On point

By RALPH DOTTERER JR.

Social media has become a worldwide bulletin board for all classes of users to share information. People sometimes post subjects they find interesting and informative.

A post that comes to my mind is a drawing of a flower vase. Upon closer examination, the viewer might see a face, along with a mirror image of that same face, looking back at it.

If we would only take a moment to look around us and study what we see. It’s surprising what might come into your mind.

So it was when my wife and I stopped to see the Traveling Memorial Wall outside State College recently.

This Wall is a scaled-down version of a permanent Memorial Wall, which has the engraved names of those who died in the Vietnam War.

From a distance, while walking from the parking lot, this Wall reminded me of another wall. It was almost 50 years ago at Penn State. It was a wall of riot shields, held by armed men, with stoic faces and standing in silence.

Facing them only a few feet away was a mob of angry young adults. Some were screaming obscenities at the police. Others shouted about their hatred for the military and our governmental leaders.

This was the anti-war craze that took over the nation’s streets and college campuses. It was also a time of the “cultural revolution” and racial unrest.

During these turbulent times, young men were being drafted at the rate of about 30,000 per month to fight and possibly die in a messy war halfway around the world … a war that seemed to have no end, an elusive and relentless enemy, along with an unstable government in South Vietnam.

As I walked along the Wall’s panels, I would often stop and read some of the names to myself.

I thought of the “point man” on daily patrols into the hostile countryside who cautiously studied the terrain, often risking his life to ensure the safety of the platoon.

At the base of some wall panels were mementos left by family or friends to honor certain names.

There are so many young men who were about my age at the time of their death. Many didn’t survive to be fathers, grandfathers and great-grandfathers.

But these brave individuals continued to be committed to their task, even to the point of death. Despite our government’s ill-placed obsessions. Despite the many Americans who began sympathizing with the Vietcong and hating our own troops.

I wondered what it was like for President Abraham Lincoln at Gettysburg, where he was to have a small part in dedicating a new war memorial.

Some months before Lincoln’s address there, the clash between fellow Americans generated over 50,000 casualties, in a three-day battle. Other than a few, many would be nameless to history.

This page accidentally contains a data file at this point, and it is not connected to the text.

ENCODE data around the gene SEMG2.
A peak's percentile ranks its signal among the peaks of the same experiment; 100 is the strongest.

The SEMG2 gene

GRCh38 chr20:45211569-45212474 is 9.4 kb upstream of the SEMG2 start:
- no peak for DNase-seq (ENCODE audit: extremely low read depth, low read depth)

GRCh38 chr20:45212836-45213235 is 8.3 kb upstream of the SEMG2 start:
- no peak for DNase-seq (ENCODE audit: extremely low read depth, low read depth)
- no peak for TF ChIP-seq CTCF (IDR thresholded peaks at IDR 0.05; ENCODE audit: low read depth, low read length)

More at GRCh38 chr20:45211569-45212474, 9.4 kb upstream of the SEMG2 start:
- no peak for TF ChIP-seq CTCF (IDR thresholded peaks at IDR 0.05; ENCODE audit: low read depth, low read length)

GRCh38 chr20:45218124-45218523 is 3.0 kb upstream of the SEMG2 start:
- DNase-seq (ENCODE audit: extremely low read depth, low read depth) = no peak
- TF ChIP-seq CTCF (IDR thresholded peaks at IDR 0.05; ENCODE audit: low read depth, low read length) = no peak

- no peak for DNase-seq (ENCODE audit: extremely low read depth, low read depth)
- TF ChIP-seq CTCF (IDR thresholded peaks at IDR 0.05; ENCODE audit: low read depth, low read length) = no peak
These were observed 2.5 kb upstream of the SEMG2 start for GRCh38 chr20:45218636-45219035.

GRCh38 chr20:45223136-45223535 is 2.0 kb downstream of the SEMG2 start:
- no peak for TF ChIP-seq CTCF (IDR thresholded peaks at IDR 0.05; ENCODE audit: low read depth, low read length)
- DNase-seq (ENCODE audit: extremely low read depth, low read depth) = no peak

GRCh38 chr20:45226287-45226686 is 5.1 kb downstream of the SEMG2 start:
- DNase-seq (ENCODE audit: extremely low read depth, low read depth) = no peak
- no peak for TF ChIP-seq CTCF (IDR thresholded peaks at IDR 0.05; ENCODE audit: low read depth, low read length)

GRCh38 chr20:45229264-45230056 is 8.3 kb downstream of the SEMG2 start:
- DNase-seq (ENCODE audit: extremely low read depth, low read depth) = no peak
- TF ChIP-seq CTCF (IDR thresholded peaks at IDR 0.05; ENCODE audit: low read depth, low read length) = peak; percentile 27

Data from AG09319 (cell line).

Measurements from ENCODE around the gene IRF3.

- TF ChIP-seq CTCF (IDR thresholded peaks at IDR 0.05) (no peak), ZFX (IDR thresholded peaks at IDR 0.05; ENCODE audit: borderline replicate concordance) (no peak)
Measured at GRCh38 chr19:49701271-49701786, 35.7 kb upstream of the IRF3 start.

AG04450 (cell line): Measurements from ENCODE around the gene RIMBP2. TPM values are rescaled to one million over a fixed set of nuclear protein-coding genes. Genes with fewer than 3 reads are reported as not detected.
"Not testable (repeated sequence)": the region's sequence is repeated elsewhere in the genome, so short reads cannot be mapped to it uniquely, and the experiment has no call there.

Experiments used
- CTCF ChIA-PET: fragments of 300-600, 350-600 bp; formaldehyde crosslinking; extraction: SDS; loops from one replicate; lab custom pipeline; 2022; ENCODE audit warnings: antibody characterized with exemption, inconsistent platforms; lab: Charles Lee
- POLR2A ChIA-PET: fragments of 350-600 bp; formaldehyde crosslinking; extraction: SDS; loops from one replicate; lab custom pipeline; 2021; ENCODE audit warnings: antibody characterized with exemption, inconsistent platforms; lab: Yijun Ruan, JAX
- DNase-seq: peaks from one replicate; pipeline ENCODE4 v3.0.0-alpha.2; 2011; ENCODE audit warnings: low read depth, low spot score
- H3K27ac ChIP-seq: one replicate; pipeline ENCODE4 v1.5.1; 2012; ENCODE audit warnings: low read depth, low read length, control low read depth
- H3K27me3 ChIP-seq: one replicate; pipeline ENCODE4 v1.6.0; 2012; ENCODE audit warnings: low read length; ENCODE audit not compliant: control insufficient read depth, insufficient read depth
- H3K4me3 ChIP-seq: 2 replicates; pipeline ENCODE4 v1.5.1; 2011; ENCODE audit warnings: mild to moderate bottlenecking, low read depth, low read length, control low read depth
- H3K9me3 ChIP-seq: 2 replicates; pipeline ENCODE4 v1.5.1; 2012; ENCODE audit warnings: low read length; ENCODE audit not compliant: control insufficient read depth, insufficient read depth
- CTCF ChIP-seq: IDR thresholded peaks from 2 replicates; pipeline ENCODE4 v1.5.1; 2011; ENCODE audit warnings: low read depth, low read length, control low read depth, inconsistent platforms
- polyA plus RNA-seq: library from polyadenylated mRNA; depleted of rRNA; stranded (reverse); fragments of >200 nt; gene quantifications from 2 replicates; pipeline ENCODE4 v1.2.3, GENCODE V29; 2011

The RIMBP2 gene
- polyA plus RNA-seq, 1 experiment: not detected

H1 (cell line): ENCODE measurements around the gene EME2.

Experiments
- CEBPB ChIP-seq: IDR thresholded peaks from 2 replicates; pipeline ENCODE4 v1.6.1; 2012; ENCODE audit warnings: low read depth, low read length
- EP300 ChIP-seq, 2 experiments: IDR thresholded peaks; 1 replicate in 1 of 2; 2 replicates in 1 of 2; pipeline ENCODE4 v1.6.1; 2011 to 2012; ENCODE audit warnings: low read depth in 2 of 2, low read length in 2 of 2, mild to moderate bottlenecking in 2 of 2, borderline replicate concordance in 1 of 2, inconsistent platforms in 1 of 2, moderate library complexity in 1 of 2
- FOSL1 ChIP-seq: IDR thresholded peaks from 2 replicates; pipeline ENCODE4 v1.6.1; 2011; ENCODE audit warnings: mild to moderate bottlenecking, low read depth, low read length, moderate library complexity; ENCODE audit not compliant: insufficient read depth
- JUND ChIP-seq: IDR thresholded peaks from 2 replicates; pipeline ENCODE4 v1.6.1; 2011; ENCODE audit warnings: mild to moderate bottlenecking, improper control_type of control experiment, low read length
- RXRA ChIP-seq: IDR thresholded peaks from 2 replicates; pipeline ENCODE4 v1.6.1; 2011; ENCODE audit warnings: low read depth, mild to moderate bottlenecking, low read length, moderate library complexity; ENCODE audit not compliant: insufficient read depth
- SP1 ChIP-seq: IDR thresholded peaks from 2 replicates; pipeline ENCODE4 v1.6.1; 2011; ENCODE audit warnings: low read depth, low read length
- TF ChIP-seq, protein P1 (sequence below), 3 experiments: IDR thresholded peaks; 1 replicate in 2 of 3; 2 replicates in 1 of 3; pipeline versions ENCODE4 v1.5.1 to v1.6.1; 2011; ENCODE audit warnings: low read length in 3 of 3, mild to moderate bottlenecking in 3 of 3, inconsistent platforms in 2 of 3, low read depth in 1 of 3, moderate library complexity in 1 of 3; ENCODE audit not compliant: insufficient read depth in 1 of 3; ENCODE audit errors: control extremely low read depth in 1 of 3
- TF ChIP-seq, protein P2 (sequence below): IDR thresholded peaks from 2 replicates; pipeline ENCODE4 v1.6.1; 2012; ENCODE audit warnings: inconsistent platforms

In the ongoing Civil War, President Lincoln was willing to do whatever he had to do, within reason, to defeat the South. His goal, contrary to some of his advisors, was to bring the war to an end so he could begin the process of a welcoming reunification.

Others wanted to continue the oppression after the Civil War ended so to punish rebellious, white southerners.

Doesn’t this scenario describe our current political system?

Politicians (political soldiers) divided over the agenda of the Left or Right, waging the epic battle of gridlock, and punishing the losing party after an election battle?

Abraham Lincoln’s brief speech at Gettysburg that day has a message for all of us, even in today’s culture. Because we are still a nation of cultural divisions, racial issues, political turmoil, and soldiers dying on the battlefields.

Whether it was 150 years ago, or even 50 years ago, or even last year, we’re still trying to get things right.

In part, President Lincoln said this at Gettysburg that day: “It is rather for us to be here dedicated to the great task remaining before us — that from these honored dead we take increased devotion to that cause for which they gave the last full measure of devotion — that we here highly resolve that these dead shall not have died in vain — that this nation, under God, shall have a new birth of freedom — and that government of the people, by the people, for the people, shall not perish from the earth.

Our culture, like many previous cultures, make statues and create memorials to honor those who exhibit greatness. Their great feats are not limited in scope of application. Many people don’t set out to be great, but circumstances call for them to take the “point” position … as with the Las Vegas shootings, where some heroes didn’t take time to assess the risks or rewards before taking action.

Now we’ve had a mass shooting in Texas, where one of the church’s neighbors armed himself and took on the shooter to stop the slaughter.

Those who achieve greatness often see beyond the present to a place where we need to be. True greatness is an honor to be given for a selfless act, not a self-serving venture.

Jesus told his follower this, “Greater love hath no man than this, that a man lay down his life for his friends.”

What more could anyone give when they lay their life on the line for the rest of us? The challenge now in our current culture is to put the love of self and the love of things behind us … or we will be building future memorials to those who — in apathy for others — take a knee.

(Ralph Dotterer Jr. is a lifelong Nittany Valley farmer, hayseed philosopher and barnyard artist whose roots in the same soil go back almost 200 years.)

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